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Here Comes The Country Sun

Every Monday at noon, Matt Cook and John Dorr host Trucker Caps and Cowboy Hats on WIIT from the Illinois Institute of Technology on Chicago's South Side. You can listen in at 88.9 on the FM dial or stream it here. Each week they concoct some sort of theme to hang the show on, and this is what they've been listening to this week in support of their hand-picked motif.

It is the middle of March in the Midwest of the United States. It snowed all winter long in Chicago and it's worse elsewhere. We had 10 days in a row of single-digit temps and we see the sun only for a few minutes per day every third day or so. It really can bring a man down.

So what do we do to get us through the long days and longer winter? We drink, of course. But we also turn to music. This time, a playlist of songs that feature the sun, which we almost remember, mainly via pictures.

1. Ray Charles, "That Lucky Old Sun." From the seminal Modern Sounds in Country and Western Music, "That Lucky Old Sun" starts us off with some fine imagery. Ah, the joy of simply lazing away the day on a bed of clouds, as opposed to de-icing frozen car locks. Written by Haven Gillespie and Harry Beasley Smith.

2. Frank Black, "Sunday Sunny Mill Valley Grove Day." From his 2005 Honeycomb release. Frank Black recorded this in Nashville with an A-Team including Steve Cropper, Spooner Oldham and Dan Penn, and although there are times when the record lacks the cohesion one gets from a practiced unit (listen for it on this tune - the song, a stone cold groove in the hands of Doug Sahm, is a bit stiffer here), there are some fine moments. Honeycomb includes two covers ("Sunday Sunny Mill Valley Groove Day" and the Penn/Chips Moman classic "Dark End of the Street"), a cleaner, rawer, more direct vocal treatment (none of the Pixies reverb) and Black's always unique songwriting.

3. Doug Sahm, "Sunday Sunny Mill Valley Grove Day." One of America's most underrated artists. Seeing him and the Texas Tornadoes shilling for McDonald's was just depressing.

dillard_clark.jpg4. Dillard and Clark, "She Darked the Sun." Co-written with Bernie Leadon (later of the Eagles), this Gene Clark tune is the second track from the important The Fantastic Expedition of Dillard and Clark. Who knows what might have happened with the Byrds if Gene Clark hadn't left due to his fear of flying? Or was it a psychotic reaction? My guess was that he couldn't stand Roger McGuinn. But maybe he would have stayed in the band and there never would have been a Gram Parsons coup. Clark and Parsons in the same band? Could have been great. Certainly, it would have been the place in L.A. to score drugs. But Gene couldn't handle the Byrds and teamed up with multi-instrumentalist Doug Dillard to form one of the best country rock acts of 1970s California. Dillard and his brother Rodney started off as modern bluegrass act The Dillards (it was them playing "The Darlings" on the Andy Griffith Show), and Wheatstraw Suite (the Dillards after Doug left) is an important bluegrass/rock record.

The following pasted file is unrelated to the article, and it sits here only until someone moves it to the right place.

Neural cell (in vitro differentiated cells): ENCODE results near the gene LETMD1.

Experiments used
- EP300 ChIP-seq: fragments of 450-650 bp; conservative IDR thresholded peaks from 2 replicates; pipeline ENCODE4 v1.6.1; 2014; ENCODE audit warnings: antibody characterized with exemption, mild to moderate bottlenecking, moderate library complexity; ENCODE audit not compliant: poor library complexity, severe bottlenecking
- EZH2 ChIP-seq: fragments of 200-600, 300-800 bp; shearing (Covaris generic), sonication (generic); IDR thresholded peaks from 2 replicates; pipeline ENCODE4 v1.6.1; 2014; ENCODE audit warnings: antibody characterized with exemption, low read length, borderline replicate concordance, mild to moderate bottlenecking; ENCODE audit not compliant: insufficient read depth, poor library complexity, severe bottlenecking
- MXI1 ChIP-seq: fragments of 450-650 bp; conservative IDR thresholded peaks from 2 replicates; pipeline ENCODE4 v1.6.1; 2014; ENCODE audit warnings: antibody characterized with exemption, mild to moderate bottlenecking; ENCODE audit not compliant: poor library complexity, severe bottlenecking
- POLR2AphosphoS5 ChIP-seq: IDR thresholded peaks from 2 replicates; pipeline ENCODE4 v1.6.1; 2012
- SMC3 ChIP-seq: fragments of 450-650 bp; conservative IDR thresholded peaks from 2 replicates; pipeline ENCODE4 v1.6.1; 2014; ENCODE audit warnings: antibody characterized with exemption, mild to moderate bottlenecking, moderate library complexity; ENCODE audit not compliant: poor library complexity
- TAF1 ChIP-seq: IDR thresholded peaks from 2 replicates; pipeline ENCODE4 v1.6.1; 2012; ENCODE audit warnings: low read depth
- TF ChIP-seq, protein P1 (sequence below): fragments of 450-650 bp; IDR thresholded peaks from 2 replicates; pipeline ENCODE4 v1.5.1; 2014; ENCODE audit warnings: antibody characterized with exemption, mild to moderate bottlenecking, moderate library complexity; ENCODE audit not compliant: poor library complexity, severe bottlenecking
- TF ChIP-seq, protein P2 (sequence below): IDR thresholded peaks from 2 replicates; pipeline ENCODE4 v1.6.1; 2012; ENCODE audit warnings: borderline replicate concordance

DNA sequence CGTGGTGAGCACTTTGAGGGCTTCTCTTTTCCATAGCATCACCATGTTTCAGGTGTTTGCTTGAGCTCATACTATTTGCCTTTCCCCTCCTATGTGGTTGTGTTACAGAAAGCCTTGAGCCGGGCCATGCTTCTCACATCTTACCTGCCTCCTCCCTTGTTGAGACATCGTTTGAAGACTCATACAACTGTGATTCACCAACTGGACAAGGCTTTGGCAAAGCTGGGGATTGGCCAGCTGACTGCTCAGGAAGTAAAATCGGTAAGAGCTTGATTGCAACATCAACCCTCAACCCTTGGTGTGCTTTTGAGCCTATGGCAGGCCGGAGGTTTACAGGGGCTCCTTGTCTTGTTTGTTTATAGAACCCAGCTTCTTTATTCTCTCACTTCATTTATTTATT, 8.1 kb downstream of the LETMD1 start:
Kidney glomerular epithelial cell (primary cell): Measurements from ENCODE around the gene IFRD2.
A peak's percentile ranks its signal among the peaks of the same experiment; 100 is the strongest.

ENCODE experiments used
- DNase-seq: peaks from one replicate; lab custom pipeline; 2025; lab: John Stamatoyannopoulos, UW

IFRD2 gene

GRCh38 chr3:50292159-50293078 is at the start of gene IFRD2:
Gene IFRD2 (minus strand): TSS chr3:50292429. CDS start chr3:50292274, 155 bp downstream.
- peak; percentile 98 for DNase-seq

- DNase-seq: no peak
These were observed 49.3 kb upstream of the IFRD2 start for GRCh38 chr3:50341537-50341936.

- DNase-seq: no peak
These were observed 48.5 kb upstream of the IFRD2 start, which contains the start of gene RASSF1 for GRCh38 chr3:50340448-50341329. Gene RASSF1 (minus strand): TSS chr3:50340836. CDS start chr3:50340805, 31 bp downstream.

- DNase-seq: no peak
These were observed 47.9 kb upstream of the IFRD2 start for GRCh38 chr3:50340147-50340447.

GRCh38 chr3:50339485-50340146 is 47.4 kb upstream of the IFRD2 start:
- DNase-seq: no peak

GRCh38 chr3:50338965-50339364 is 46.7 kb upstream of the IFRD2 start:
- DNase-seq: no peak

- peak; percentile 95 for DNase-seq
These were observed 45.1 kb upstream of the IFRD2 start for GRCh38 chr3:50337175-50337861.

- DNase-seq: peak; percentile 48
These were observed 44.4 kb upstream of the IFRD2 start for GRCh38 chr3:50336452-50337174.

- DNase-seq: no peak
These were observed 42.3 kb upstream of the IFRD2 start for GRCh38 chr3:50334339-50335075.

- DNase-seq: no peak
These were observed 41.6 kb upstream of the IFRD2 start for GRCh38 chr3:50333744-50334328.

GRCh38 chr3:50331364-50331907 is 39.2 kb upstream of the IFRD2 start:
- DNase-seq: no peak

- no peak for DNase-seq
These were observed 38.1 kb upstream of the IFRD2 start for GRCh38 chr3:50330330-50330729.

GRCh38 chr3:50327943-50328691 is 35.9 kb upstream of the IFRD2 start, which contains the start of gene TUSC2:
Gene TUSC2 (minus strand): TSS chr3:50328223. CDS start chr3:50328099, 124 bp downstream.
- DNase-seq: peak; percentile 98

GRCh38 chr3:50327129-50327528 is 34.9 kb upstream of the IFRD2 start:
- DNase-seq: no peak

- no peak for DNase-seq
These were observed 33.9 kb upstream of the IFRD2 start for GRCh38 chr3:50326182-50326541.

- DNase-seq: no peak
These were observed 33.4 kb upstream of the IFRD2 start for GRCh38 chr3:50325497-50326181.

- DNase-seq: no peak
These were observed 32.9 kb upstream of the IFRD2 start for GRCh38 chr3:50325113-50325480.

5. Jimmy Dean, "Harvest of Sunshine." Wow. So I'm searching through my record collection looking for "sun" songs and I ran across this. Well, they can't all be good. Anyone for some sausage?

6. Hearts and Flowers, "Try for the Sun." For those that don't know, the alt-country scene of the late '90s up to the present is not nearly as inventive or original as its fans and No Depression would have you believe. Putting aside that wonderful renaissance in the '80s (Blasters, Blood on the Saddle, Jason & the Scorchers), it was the late '60s and early '70s that saw the first attempts to meld country and rock. And that effort seemed to capture the imagination of tons of artists, many of which we all know - Dylan's Nashville Skyline, Gram Parsons' entire life and output, the Byrds' Sweetheart of the Rodeo. But many others we don't know as well. Like this one, one of a number of Los Angeles-based bands trying to perfect the rock/country alchemy. Hearts and Flowers were signed to Capitol for two records and included, at different times, members such as Bernie Leadon, Larry Murray and Rick Cunha. This is from their first recording, Now is the Time for Hearts and Flowers.

7. Ray Charles, "You Are My Sunshine." Buy the five-disc Complete Country and Western Recordings. Just do it. Maybe you are one of those folks who argue that Charles' jazz recordings demonstrate his limitations, and although I wouldn't agree with you, I could see maybe that they do lack the artistry of some real jazz men. But listen to the music he recorded in the country genre and you will have little choice but to agree that Charles is unmatched in his ability to transform the American song. Jimmie Davis's stupid little song employing the most facile of metaphors is raised to a funk/soul masterpiece. If we as humans attempted to improve ourselves, our partners or the world the way Ray does with this song, think how wonderful life could be.